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An image of the proposed statue Gordon Deegan

Council said no to Púca statue after locals described it as 'ugly', 'vulgar' and 'grotesque'

Hundreds of locals participated in a survey about the proposed statue.

SCARY, BEAUTIFUL, UGLY, creative, hideous, quirky, vulgar, wonderful, grotesque, imaginative, evil, humorous, frightening, refreshing, eye-catching and eye-sore.

These are just some of the words used by those who participated in the Clare County Council consultants’ survey that resulted in the Council saying ‘no’ to the €30,000 bronze Púca sculpture for Ennistymon after an eight month long controversy.

Released in response to a Freedom of Information request, the 24-page report by Council hired consultants Connect The Dots reveals the depth of local feeling that the Púca engendered.

The report states that 674 responses were received as to whether people liked the Puca or not, with 370 or 55% outlining reasons for disliking it and with 291 or 44% in favour of the Púca.

The report states that there were at least 79 mentions of “ugly”, 10 mentions of “scary”, 11 mentions of “hideous” and eight mentions of “eye-sore”.

“Other examples included dark, evil, unappealing, unpleasant, frightening, grotesque and vulgar,” the report stated. 

The report stated that a number of responses were concerned with the lack of connection of Puca to Ennistymon.

It outlined that a number of submissions were concerned for its impact on the community, specifically kids, deeming it as inappropriate and scary for younger children.

The report stated that, in the responses, there was a “concern for vandalism in the case that the installation would go ahead”.

Asked for an alternative location for the Puca, responders suggested “at the bottom of the ocean”, “Space near Pluto”, “somewhere hidden” or “behind a wall”.

The report said that almost 60% of those who provided an alternative location did not provide practical recommendations.

One respondent wrote that “the local community has been left with a bad taste in their mouths regarding the whole debacle” while other contended that the Púca is “ugly, inappropriate … Puca is linked to evil, unwelcoming, not what you would want to portray to visitors or guests”.

The report said that in contrast, there were many key themes repeated in favour of the artwork “including its uniqueness and originality as well as its ability to create conversation, provoke thought and peak interest the way a piece of art should”.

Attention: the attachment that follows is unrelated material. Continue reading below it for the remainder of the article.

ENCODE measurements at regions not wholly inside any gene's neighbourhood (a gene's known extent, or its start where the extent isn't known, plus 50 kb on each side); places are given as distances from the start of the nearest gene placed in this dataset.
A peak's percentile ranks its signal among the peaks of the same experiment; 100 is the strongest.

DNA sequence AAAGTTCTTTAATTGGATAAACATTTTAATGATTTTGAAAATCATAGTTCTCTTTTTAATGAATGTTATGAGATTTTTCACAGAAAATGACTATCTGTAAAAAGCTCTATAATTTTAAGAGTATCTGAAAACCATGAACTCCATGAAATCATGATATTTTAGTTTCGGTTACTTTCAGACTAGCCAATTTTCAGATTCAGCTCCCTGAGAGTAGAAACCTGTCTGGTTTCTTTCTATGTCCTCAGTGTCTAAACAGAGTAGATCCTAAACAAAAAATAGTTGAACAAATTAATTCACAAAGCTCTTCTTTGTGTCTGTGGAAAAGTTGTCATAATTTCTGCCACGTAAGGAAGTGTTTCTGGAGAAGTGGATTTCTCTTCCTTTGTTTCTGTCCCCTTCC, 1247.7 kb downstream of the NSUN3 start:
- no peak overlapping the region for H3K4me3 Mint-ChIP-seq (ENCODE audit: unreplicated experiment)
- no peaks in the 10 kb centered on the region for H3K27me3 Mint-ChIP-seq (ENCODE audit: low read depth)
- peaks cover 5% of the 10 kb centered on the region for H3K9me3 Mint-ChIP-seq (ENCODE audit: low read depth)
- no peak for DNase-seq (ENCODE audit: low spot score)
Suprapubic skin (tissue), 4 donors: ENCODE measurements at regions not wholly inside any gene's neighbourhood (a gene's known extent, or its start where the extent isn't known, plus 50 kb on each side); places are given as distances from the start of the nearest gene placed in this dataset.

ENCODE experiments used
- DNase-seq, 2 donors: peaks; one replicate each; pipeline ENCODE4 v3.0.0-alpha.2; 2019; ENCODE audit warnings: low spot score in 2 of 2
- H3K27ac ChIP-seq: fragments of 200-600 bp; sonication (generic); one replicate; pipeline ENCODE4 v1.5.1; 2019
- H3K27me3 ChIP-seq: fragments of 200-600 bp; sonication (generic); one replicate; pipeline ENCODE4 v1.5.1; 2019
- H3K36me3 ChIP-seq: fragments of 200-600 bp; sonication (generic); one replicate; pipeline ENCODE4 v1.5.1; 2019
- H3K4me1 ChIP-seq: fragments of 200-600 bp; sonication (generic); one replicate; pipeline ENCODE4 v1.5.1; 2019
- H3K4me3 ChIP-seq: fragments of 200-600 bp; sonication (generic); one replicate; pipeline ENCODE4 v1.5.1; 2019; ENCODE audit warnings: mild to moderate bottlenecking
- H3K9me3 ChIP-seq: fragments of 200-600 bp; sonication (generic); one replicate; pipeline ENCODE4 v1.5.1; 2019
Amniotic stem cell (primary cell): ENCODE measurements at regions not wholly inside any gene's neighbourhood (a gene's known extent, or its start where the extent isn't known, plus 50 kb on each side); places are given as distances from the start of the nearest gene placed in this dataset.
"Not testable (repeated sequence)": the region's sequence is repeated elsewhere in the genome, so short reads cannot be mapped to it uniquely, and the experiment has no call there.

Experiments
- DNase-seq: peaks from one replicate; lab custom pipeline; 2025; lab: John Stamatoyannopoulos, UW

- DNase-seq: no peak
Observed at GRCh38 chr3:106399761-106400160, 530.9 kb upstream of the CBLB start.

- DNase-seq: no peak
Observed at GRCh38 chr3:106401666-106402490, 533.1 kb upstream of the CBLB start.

The report stated that “others commended the artist’s abilities” and respondents also mentioned descriptions of the Puca including “fun, humorous, imaginative, abstract, quirky, eye-catching, refreshing and striking”.

One person wrote that the artwork “beautifully encapsulates the essence of the Púca legend – he is not supposed to be a cuddly character” while another wrote “technically, stunning, incredible craft and thematically rich. A memorable work of art”.

Another person wrote “it puts the ‘Wild’ in ‘Wild Atlantic Way’”, while another wrote that “I didn’t like it, but with all the publicity, I have grown to love it”.

Someone else wrote that it “connects the old world and the new world and the surrealism is a nice contrast to the town’s more traditional aesthetic”.

Another person wrote “it would be a real shame if you let the naysayers have their way. It’s a beautiful piece of work”.

Forecasting a tourism dividend, one responder wrote “tourists would love to have a photo with the ‘love it or hate it’ artwork”.

Another person wrote that the proposed sculpture “has given our town very bad publicity. We did not deserve this”.

The report found that “although numbers were consistently quite balanced, voices and opinions against the artwork and location were much more impassioned and were slightly higher in number”.

The creator of the Púca, artist, Aidan Harte said today that the Connect the Dots report “made for entertaining reading”.

“It was a losing battle from the start. There is a sound reason why public art is typically not selected by a vote,” Harte said. 

“Wherever it is tried, the results please no one and I blame shows like the X Factor that promoted childish ideas that art should be as convenient as fast food, instantly appealing, easily consumed and quickly forgotten,” he said. 

“A poll like this promotes division and extremism and tellingly the report says that 99% of people to respond were online and the majority of those chose the highest or lowest rating so it is either ‘love or hate’ and nothing in between in the middle where most normal people are and they are entirely excluded.”

Harte said that such a consultation process and report “reduces a complicated nuanced discussion into numbers and percentages”.

He also questioned responders who expressed concerns over the impact the Púca would have on young children.

Harte – who confirmed that work on the Púca is continuing – visited west Clare school, Rineen National School with a model of the Púca recently “and the kids were lining up to touch the Púca – it turns out Clare kids are ‘monster mad’.”

“I appreciate all those who stood up for Puca particularly the person who wrote that the Puca puts the Wild in the Wild Atlantic Way,” he said. 

“Whatever my reservations about hiring a consultancy firm to organise an online vote, I fully accept Clare Co Council’s decision not to put it up in Ennistymon.”

Following the Ennistymon rejection, Clare County Council put the Púca up for grabs for other north Clare communities.

The closing date for expressions of interest was last Thursday and the Council is remaining tight-lipped, for now, on the level of interest.

A Council spokesman said that information concerning expressions of interest will be released and the next steps following a closing meeting with Connect The Dots on 6 April.

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